The North-eastern states may suffer from another bout of floods owing to the incessant rain forecasted for the next few days till September 13. In a press release, the Indian Meteorological Department (IMD) has predicted that heavy to very heavy rain with isolated instances of extremely heavy rainfall may occur in Assam, Meghalaya, Arunachal Pradesh, Sub Himalayan West Bengal and Sikkim. Nagaland, Mizoram, Manipur and Tripura may also receive heavy to very heavy rainfall in the same period, the IMD predicted.
This situation has arisen because of changes in the orientation of the monsoon trough—a low pressure belt formed over land or sea owing to the sun’s heat that pulls winds which bring rainfall during the monsoon season—over Eastern Bihar and west-central West Bengal, the IMD said. It also predicted the flow of the southerly/south westerly winds carrying moisture and rain from the Bay of Bengal into the North-eEastern region.
Earlier the Central Water Commission (CWC), India’s only flood forecasting organisation, had issued flash flood alerts in many districts of Nagaland, Mizoram, Manipur and Tripura. It had also warned of the increasing water levels in the Brahmaputra and Barak rivers and their tributaries which could cause floods in the states they flow through in the event of more rainfall. The CWC has announced a ‘severe flood situation’ in the Golaghat and Jorhat districts and ‘above normal flood situation’ in Barpeta, Dhubri and Sonitpur districts of Assam. East Siang district of Arunachal Pradesh is also under an ‘above normal flood situation’.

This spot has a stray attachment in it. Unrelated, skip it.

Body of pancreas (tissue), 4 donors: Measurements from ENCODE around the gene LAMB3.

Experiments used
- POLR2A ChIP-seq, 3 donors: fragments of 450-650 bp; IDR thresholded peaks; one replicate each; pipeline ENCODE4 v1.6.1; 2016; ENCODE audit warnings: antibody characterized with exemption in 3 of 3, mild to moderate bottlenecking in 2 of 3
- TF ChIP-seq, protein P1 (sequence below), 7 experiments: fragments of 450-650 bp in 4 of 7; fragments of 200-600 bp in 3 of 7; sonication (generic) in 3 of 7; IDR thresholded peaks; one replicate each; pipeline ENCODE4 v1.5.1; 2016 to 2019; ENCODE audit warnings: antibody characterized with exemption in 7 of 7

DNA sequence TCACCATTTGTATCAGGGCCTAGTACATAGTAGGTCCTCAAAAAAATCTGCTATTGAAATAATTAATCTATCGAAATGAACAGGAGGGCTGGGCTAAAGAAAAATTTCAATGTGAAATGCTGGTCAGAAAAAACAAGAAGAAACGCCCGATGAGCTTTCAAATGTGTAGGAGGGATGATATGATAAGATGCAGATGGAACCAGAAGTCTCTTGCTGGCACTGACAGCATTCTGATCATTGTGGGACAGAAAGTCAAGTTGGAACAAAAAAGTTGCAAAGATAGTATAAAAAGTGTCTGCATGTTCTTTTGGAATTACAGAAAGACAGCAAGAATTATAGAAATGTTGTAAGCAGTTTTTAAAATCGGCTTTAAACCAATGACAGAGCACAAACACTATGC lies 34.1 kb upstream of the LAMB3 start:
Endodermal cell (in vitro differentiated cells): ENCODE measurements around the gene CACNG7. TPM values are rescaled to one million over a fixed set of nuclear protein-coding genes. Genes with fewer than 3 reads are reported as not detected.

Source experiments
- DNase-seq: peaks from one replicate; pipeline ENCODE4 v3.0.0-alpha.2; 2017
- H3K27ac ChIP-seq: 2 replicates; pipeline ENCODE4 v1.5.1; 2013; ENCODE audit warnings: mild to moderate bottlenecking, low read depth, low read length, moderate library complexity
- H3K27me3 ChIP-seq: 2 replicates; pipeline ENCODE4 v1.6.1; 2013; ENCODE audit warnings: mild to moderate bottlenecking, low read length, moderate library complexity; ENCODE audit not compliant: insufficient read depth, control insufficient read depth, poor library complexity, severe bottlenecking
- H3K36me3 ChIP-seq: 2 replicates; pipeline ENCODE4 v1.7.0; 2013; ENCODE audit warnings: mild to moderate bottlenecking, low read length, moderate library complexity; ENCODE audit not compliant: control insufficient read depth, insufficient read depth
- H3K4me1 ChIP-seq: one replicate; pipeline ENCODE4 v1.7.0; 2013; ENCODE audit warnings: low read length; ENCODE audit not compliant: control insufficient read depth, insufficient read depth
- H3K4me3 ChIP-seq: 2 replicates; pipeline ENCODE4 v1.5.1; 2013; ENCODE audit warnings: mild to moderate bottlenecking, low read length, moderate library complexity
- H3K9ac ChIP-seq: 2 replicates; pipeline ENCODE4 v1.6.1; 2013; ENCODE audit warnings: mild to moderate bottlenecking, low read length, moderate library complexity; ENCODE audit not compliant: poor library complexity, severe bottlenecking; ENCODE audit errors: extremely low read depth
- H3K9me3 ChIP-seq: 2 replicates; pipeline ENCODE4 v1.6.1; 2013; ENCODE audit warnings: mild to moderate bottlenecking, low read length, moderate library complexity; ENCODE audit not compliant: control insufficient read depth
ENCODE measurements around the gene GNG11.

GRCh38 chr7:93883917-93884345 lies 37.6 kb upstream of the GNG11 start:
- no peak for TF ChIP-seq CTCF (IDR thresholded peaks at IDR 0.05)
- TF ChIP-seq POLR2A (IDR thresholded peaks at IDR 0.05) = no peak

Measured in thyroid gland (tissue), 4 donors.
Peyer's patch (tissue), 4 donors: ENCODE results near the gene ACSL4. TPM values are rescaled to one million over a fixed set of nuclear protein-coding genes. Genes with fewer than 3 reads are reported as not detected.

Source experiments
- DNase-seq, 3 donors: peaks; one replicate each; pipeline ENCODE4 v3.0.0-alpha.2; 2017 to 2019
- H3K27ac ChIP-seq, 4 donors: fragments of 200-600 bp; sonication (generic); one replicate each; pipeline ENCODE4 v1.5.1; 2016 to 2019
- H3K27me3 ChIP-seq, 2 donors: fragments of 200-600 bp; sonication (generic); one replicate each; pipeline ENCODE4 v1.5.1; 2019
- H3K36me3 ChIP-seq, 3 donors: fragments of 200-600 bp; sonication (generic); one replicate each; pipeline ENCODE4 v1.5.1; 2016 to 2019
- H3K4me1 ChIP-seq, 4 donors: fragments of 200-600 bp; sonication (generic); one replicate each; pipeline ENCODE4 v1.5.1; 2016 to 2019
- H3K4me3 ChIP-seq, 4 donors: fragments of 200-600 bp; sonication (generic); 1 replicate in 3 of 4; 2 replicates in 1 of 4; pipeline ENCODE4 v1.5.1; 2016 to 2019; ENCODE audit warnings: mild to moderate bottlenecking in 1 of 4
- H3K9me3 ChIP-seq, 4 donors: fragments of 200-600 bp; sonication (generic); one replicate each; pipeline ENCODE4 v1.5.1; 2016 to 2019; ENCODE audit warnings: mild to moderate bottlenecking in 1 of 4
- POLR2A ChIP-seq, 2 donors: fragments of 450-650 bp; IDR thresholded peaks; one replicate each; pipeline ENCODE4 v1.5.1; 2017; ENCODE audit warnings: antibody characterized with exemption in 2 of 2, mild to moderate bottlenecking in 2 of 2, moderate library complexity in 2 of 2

Before the current situation, on August 31, many districts of Assam and Arunachal Pradesh like Dhemaji and East Siang had been flooded due to water being released by dams and reservoirs in China. China had to release water from the Tsangpo River because of the highest rainfall the region has received in the last 50 years.
Nagaland is already reeling under floods due to 21 heavy to very heavy rainfall events in the state in the past three months. As many as Twelve people have died in these floods while 3,000 families across 400 villages have been displaced. The state’s seasonal rainfall deficit has come down by 16 per cent in the past 10 days. “Though the flood waters have receded in many districts, Kiphire district and parts of Tuensang district still remain cut off from the rest of the state. Rebuilding roads in these areas has been a difficult job for the authorities because of continuous rainfall and hilly terrain,” Rendemo Shitio, the state emergency response officer at the Nagaland State Disaster Management Authority (NSDMA), told Down to Earth.
The situation is such that essential supplies in these districts are running very low. Kiphire, Tuensang and Phek were the worst affected districts in the floods. While Tuensang normally receives no rainfall at this time of the season and received 14 mm rainfall on September 10, Kiphire still has a high rainfall deficit of 61 per cent.
The situation in Nagaland was very severe in July. One example of that: “In Phek district, on July 27, owing to incessant rains a major landslip caused a huge amount of debris to clog the Sidzu River and an artificial dam was formed stretching to more than 1 km. This dam could have burst at any moment which would have caused massive damage to the downstream villages both in Nagaland and Assam. The State Disaster Response Force (SDRF) was pressed into duty and the area was declared safe on the July 31 after the water started spilling out in small amounts lessening the pressure on the artificial dam,” said the state home department in a release.
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